This site is a celebration of the wild soundscape - the complex ensemble of natural sounds that can be encountered in wild places - even in the countryside on as crowded an island as Britain. It's dedicated to everyone who would like to experience or record the wonders of the natural sound world.
It's also intended to raise consciousness of the need to preserve the wild - particularly where it rubs shoulders with modern urban living. The current conceptual segregation between us and "nature" has many adverse effects - not least, it encourages the negligent destruction of valuable habitats right under our noses, for which the provision of specialist "reserves" does not compensate.

But now for some background. I've been lucky enough to live in some really remote, wild and quiet places. I was also lucky enough to be born at a time when the noise we made was less ubiquitous. When I was a kid the motorways were only just being constructed and outside the towns there were still many narrow single track roads bordered by hedgerows. Unless you lived right on the doorstep of an airport, planes flew over only occasionally, with long silences between.

Bombus pratorum foraging on Centaurea scabiosaOutside town it was quiet. We took bird song, the buzzing of bees and the rippling of streams for granted as we gathered berries from the hedgerows or just lay on the grass in the sun. We learned by experience how to move almost silently so as not to disturb the wild animals in the woods and fields.

The quiet landscape teemed with wild creatures - butterflies, birds, amphibians and small mammals in abundance - and we spent hours watching them and learning their habits.

It amazes me how much this has changed in less than one lifetime. The noisiest places may not be getting much noisier (that would be difficult to achieve), but the quietest are certainly catching up. On the motorways the traffic never ceases. You need to be at least five miles from a main road now to escape the low pitched rumble of tyres, and throughout much of the country a plane flies overhead every few minutes - the noise of one has hardly passed before the next appears. Even in the rural environment, the noise of machines pervades the landscape - tractors, generators and increasingly the swish of wind turbine blades. The increased noise has been accompanied by declining numbers of many hitherto common species, and maybe there's an element of cause and effect.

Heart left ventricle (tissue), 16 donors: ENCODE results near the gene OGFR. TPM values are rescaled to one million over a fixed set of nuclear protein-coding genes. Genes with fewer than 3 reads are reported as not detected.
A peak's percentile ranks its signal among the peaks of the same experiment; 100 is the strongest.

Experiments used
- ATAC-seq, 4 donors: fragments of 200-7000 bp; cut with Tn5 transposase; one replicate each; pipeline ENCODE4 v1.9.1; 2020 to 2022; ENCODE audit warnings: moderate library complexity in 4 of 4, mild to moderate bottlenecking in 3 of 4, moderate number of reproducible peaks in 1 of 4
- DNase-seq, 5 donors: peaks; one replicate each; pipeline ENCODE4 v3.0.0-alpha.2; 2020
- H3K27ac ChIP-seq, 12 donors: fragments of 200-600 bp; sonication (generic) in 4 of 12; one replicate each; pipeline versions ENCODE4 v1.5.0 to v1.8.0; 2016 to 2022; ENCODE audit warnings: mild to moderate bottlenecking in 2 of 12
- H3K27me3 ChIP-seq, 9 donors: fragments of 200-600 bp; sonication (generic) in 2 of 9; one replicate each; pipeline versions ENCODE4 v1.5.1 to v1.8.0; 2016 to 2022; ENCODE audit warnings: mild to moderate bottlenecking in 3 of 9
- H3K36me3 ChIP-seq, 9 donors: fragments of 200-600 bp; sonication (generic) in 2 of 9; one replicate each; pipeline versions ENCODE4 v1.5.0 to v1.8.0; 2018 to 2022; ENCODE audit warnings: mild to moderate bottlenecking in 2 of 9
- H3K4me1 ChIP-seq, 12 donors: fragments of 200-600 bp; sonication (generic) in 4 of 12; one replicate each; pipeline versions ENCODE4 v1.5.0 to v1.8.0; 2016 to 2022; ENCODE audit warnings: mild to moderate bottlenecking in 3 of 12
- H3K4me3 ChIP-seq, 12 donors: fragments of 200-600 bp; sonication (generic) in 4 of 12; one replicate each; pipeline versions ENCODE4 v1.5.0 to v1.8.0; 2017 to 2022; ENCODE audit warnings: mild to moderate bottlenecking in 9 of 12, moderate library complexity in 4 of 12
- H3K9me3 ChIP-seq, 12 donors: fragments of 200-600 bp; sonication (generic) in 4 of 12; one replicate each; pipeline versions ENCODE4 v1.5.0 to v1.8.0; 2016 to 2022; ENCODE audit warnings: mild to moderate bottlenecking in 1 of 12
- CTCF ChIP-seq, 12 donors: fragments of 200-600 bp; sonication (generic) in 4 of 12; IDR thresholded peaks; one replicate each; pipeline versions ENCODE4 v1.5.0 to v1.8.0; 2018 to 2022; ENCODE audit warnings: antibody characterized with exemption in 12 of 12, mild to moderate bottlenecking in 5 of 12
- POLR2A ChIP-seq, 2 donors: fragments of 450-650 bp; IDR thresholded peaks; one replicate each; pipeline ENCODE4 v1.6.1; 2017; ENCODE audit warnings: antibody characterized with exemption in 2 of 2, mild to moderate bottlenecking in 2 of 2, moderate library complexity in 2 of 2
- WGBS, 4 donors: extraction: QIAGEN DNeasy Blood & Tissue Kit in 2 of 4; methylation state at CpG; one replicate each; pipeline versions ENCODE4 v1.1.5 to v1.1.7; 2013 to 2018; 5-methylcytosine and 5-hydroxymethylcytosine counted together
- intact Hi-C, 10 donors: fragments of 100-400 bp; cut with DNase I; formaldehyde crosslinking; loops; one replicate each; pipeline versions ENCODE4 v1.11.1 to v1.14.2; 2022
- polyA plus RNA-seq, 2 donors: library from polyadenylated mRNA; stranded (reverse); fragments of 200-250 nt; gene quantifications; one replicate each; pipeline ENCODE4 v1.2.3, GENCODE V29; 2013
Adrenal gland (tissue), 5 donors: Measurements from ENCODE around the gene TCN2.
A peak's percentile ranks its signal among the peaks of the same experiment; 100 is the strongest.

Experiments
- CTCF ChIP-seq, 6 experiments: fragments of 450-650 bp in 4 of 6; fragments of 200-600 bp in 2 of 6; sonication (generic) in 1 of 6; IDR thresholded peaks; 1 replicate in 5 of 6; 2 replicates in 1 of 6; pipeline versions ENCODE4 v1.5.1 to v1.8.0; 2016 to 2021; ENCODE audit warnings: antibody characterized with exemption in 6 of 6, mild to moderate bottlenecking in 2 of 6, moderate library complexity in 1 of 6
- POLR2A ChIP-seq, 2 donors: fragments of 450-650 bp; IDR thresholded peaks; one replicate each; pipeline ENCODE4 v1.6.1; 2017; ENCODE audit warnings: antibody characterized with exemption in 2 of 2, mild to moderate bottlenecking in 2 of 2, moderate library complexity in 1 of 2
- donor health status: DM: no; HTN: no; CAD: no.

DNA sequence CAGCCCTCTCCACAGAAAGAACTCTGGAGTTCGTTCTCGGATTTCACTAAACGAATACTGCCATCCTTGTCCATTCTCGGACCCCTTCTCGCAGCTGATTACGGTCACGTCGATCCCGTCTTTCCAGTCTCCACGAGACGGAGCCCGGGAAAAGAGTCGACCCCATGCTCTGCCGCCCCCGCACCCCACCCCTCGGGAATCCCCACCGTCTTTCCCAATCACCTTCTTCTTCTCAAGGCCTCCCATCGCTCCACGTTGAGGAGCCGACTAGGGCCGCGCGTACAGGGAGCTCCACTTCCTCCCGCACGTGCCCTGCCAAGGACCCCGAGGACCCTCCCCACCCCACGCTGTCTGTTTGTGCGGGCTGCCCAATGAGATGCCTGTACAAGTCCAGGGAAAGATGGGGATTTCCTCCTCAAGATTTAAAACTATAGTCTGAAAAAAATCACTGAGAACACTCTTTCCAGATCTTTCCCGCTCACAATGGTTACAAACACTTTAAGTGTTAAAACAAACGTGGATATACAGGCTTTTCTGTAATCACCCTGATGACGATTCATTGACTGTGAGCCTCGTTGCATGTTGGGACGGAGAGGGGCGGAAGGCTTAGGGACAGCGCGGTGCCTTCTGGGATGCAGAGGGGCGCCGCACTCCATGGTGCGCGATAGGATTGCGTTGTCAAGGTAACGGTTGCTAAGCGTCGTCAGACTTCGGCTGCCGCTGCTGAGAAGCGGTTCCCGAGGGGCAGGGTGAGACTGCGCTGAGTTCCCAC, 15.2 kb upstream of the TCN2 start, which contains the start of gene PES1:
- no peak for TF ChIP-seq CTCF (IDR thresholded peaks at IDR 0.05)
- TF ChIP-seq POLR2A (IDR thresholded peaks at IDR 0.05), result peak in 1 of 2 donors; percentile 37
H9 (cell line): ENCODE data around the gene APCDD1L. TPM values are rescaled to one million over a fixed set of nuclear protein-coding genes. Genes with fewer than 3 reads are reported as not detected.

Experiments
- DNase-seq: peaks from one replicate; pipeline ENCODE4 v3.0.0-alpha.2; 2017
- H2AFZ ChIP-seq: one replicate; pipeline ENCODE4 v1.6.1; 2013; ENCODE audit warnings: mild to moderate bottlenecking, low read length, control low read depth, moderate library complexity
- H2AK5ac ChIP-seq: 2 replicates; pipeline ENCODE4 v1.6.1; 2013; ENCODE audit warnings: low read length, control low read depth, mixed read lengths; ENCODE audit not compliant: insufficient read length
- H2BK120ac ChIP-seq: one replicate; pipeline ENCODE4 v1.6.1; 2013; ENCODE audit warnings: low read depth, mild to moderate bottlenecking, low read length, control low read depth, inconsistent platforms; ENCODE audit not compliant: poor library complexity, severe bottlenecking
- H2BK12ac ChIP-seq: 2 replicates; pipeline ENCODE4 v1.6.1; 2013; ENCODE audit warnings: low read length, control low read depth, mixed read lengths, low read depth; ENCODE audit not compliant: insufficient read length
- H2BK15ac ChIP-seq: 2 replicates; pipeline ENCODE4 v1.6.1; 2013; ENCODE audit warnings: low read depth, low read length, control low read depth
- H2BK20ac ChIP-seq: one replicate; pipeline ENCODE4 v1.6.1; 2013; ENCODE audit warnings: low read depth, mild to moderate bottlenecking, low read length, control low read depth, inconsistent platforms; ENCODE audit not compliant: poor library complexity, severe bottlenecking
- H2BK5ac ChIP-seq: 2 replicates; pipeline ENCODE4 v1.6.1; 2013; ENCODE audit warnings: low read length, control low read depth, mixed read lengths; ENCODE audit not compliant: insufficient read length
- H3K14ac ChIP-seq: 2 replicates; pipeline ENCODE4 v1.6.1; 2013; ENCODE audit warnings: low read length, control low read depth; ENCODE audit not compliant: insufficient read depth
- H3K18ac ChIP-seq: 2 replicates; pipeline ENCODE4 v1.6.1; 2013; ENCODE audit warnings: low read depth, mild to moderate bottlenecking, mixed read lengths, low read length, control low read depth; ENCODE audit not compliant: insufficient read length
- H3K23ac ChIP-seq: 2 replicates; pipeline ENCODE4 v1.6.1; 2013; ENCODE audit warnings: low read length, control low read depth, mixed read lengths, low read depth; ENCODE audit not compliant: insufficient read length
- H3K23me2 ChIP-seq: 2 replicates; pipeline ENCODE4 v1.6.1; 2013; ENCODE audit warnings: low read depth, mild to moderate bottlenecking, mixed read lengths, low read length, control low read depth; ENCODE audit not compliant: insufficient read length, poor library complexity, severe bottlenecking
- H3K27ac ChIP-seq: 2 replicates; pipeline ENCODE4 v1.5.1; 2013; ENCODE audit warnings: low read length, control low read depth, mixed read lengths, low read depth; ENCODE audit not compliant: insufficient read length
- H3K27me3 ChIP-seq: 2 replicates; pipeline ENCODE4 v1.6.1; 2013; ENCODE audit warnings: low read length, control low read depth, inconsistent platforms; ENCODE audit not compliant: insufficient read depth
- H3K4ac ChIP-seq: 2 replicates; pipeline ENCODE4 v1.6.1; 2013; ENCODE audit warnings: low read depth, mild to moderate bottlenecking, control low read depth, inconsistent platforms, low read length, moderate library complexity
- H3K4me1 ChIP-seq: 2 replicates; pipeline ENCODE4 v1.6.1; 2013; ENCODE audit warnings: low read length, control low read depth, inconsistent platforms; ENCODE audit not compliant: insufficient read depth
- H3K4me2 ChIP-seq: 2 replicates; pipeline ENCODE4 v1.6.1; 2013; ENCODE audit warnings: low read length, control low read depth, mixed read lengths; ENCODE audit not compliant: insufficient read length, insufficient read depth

Evidence is emerging that the noise we create is changing the behaviour of wild animals and I'm convinced it also influences our own wellbeing and behaviour for the worse. There's a growing body of research that suggests constant exposure to low-level noise can degrade concentration, impair short-term memory and make us irritable. But a currently accepted definition of "noise nuisance" is noise loud enough to inhibit conversation. Of course that's a subjective and escalating criterion as we shout ever louder over the noise. I've recorded people conversing in the presence of urban traffic noise over 10,000 times more intense than the threshold of hearing, and many people these days physically damage their hearing from an early age with high volume pulsating music through ear phones. So most of us have never really heard the subtleties of the natural soundscape within which our senses evolved over thousands of years, but instead carry our own noise with us. I regularly see people walking (and indeed working) in the countryside with earphones on, clearly oblivious to their surroundings, and I hear day trippers stomping through the woods talking at the tops of their voices. Not surprisingly, they never get to see or hear any wild creatures.

Norfolk corn field margin

Conscious of how things were changing, I started recording the sounds of the wild in the late '80s. I was lucky enough at that time to live for a while in various remote places where even then it was relatively peaceful. Hearing the beating of larks' wings as they hovered over a field in the Outer Hebrides brought home to me how noisy we were making our environment, so I decided it was time to start recording what I could of the natural sound world while it's still possible.

So this site is dedicated to sharing my experiences of seeking out and recording the subtle sound world of the wild, in the hope that more of us can experience it before it's completely drowned by piped "entertainment" and the roar of machines, and that in doing so we may become re-attuned to the living planet we are privileged to inhabit.